Now there is AlphaGo by Deep Mind, a company recently bought by Google playing currently a match against 9p Lee Sedol. It is the Deep Blue of Go.
EDIT: The final result of the match of five games was AlphaGo 4 – Lee Sedol 1. This confirms the former conjecture: AlphaGo is the Deep Blue of Go.
I've played literally hundreds of AI's... the strongest opponent cribbage games are all cheating.
The core Issues
Cribbage is focused upon 3 key priorities:
maximize points in hand
maximize points in play
minimize risk of giving points in the crib.
These boil down to two key skills:
Playing is governed by a fairly easily coded set of ...
I would argue that AlphaGo's advantage cannot be significantly attributed to the novelty of its moves.
The original public AlphaGo games were those against Lee Sedol, the second ranked player in the world, in March 2016. At that time, as mentioned, several of AlphaGo's moves were novel, and surprising to Lee Sedol and observers.
Then, after players had had ...
Here's the AlphaGo team's paper that has all of the details (behind a paywall): http://www.nature.com/nature/journal/v529/n7587/full/nature16961.html
I gave a couple of tech talks about this recently.
This one is about how AlphaGo works and the match with Fan Hui 2p: https://www.youtube.com/watch?v=HTDxpxmFRGo
I gave another talk last year about why it's ...
Disclaimer: I have some programming background but haven't ever actually tried to make a Risk AI, so this isn't 100% definitive.
Although making a "perfect" Risk AI might be, it seems like it wouldn't in theory. At the end of the day, Risk is a resource management game, and that's something a computer can do.
For starters, the combat mechanism is fairly ...
The DeepMind channel on Youtube has a short review of each game by Michael Redmond 9P.
At the end of the summary for game 1, Michael estimates that black is slightly ahead on the board. When you factor in the 7.5 point komi, it means that the final score would have been around 5.5 in favor of AlphaGo.
AlphaGo does not attempt to maximize its ...
I wrote the AI engine for BTO Cribbage, a mobile Cribbage app. I played Cribbage growing up and decided to write my own app after playing the other apps. I have played 10+ other apps and most of them stink and/or cheat, like described by @aramis's answer. Being on both sides (a loyal player and an APP creator), I have a different perspective and found the ...
Yes, with Nim being the best-known example
You ask for a strongly solved game (presumably referring to the term in combinatorial game theory). According to Wikipedia, games that are strongly solved
Provide an algorithm that can produce perfect moves from any position, even if mistakes have already been made on one or both sides.
It goes on to note that ...
Yes and no. Every AI will have strategies that it uses, and some will be better than others. The combination of that and how many turns deep you're willing to execute your AI to decide on a move, and how thorough those turns are (do you roll the dice 5 times and branch each time? Or do you use every possible die roll and branch all 40 something times? etc...)...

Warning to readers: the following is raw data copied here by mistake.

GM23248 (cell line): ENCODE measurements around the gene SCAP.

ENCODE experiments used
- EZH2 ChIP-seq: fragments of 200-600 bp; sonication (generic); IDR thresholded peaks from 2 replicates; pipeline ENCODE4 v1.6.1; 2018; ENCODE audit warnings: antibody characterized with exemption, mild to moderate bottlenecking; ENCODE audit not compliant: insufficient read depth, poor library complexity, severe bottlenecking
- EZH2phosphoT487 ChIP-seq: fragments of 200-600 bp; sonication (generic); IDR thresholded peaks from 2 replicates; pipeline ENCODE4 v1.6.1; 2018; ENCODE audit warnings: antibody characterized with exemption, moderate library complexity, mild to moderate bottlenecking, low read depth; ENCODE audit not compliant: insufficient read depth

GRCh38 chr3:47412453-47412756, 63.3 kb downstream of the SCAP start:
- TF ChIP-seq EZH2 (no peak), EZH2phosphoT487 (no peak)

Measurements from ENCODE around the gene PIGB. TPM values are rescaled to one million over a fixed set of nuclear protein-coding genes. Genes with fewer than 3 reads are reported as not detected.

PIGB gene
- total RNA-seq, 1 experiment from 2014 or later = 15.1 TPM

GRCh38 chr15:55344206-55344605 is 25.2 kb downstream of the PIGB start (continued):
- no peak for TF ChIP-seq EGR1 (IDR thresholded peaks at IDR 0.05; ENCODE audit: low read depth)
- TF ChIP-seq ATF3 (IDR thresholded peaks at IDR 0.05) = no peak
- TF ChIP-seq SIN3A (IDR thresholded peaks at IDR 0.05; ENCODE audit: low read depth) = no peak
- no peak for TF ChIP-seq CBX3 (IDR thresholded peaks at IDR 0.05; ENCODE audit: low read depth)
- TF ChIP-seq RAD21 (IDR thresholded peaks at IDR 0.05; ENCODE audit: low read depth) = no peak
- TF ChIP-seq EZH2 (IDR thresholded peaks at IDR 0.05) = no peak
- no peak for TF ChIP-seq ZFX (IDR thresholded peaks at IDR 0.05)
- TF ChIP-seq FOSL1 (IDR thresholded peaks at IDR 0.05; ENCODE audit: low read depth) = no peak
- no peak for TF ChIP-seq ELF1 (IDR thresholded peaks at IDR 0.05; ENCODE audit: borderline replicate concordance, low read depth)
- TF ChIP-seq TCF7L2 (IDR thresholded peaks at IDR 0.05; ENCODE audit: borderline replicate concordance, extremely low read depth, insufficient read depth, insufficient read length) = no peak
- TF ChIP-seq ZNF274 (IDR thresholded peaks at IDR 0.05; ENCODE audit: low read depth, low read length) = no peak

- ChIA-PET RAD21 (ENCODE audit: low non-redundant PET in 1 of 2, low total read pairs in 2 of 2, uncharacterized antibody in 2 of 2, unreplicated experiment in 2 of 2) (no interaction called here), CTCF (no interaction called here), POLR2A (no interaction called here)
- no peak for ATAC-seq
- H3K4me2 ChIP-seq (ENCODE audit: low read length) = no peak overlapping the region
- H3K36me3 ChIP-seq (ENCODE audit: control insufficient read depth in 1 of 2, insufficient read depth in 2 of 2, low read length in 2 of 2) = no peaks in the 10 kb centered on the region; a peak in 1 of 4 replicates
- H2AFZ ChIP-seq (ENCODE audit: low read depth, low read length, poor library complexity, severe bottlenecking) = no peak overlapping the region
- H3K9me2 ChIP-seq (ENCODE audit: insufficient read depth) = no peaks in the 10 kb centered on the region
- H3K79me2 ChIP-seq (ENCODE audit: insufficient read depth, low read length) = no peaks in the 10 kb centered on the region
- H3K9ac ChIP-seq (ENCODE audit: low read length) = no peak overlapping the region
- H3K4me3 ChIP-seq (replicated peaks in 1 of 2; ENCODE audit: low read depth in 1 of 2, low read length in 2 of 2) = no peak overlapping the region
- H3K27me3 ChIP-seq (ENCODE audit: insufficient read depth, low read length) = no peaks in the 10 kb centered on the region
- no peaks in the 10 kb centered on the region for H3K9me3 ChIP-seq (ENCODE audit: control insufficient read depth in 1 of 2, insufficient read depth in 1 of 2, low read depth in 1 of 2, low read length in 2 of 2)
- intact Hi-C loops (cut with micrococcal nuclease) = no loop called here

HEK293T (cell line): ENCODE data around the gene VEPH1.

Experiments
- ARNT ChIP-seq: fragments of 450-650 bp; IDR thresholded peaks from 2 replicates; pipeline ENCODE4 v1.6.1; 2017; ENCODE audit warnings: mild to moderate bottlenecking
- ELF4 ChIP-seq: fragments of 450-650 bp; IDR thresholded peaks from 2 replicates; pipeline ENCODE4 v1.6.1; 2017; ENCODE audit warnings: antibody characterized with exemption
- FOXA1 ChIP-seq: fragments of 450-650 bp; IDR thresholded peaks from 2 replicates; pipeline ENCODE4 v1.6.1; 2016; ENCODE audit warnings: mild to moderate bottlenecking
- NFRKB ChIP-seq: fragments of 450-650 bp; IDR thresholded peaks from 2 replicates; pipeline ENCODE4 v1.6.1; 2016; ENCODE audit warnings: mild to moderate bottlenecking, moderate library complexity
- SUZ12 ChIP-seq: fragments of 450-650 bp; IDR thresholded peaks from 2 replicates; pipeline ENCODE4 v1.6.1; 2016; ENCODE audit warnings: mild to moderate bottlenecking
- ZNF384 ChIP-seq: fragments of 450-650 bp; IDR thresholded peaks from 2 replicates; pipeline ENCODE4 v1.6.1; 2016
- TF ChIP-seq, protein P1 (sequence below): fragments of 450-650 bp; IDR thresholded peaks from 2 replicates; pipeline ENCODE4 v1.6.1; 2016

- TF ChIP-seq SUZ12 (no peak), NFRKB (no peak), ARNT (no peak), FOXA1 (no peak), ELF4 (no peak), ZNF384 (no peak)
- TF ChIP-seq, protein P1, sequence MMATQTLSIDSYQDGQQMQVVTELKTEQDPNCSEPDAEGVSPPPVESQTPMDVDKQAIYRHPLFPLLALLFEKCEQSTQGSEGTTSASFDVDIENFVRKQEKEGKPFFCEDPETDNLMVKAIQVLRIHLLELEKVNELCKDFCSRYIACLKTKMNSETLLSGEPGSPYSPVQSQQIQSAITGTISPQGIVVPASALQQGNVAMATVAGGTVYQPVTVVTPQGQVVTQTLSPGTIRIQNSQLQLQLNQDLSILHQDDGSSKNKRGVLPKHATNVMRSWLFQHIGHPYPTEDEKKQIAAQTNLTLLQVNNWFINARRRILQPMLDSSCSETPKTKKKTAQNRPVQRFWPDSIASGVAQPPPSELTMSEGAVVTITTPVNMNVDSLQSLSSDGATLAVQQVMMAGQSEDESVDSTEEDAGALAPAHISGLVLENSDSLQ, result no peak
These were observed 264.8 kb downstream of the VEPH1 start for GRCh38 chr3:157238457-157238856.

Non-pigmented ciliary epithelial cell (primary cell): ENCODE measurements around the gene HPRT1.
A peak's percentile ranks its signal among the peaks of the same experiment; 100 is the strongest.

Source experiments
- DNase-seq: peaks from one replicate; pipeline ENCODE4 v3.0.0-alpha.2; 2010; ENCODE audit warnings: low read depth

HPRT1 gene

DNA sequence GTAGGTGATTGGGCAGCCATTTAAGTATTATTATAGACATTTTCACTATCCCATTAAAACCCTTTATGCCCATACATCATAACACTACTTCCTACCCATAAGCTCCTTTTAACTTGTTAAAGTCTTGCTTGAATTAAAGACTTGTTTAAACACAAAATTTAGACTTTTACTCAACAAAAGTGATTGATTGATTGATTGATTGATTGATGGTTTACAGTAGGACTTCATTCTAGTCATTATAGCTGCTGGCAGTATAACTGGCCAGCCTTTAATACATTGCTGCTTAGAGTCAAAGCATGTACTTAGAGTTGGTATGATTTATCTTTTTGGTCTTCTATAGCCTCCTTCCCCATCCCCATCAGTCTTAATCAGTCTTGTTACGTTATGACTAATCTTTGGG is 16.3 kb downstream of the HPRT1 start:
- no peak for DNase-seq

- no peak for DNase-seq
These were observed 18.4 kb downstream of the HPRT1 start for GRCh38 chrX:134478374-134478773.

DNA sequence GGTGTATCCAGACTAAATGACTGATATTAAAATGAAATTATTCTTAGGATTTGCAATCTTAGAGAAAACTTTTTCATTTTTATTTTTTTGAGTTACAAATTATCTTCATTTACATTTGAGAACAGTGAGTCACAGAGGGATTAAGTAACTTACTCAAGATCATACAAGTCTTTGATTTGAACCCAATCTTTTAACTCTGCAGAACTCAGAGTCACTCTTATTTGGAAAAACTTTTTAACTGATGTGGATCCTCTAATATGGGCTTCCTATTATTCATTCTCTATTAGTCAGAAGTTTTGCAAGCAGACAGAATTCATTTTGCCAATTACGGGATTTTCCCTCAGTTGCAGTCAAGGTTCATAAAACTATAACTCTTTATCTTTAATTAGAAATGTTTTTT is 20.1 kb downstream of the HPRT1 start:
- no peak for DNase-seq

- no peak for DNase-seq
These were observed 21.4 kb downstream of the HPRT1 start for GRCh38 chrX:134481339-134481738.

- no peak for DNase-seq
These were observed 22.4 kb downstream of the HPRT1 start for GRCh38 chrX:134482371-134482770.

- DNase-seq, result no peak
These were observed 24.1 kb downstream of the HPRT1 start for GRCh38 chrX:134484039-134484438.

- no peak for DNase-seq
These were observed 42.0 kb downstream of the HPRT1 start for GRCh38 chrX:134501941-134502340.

There is a difference between the two semi-stable double ko positions, although a rather small one. C14 reduces the immediate number of liberties of the G13 leg. This means that black will have a free tempo when G13 runs out of liberties, if we assume that black can find a big enough ko threat to answer the C13 capture with C14 in order to force the B15 gote....
I made an AI agent playing Quoridor. You can play against it right on the browser here: https://gorisanson.github.io/quoridor-ai/. As you can read on the "about" section on the page, I imitated the demonstration model of Daniel Borowski's Quoridor AI (https://danielborowski.github.io/site/quoridor-ai/display.html).
Martijn van Steenbergen's Quoridor program ...
Building a Poker Playing Agent based on Game Logs using Supervised Learning
I found this paper on creating a Hold'em AI that refers to two external log files on page 100 of that paper. One no longer exists. The other, from hhsmithy, costs a couple bucks. They offer logs from various sources, including Poker Stars, Full Tilt Poker and Party Poker.
They also ...
Obviously, AlphaGo is the top AI now. Besides it, a simple way to find information about Computer Go Ranking would be to search for :
Computer go tournament
Here is a list of Go AI from wikipedia
There's a special website called Computer GO that registers past and future tournaments.
There's also a website for KGS Computer Tournaments
According to the ...
No, there is not currently any difficulty settings for the AI.
I cannot find an official source stating this to quote/link as reference, but you can read through the official FAQ and see some mentions of playing against the AI, with no mention of a difficulty setting.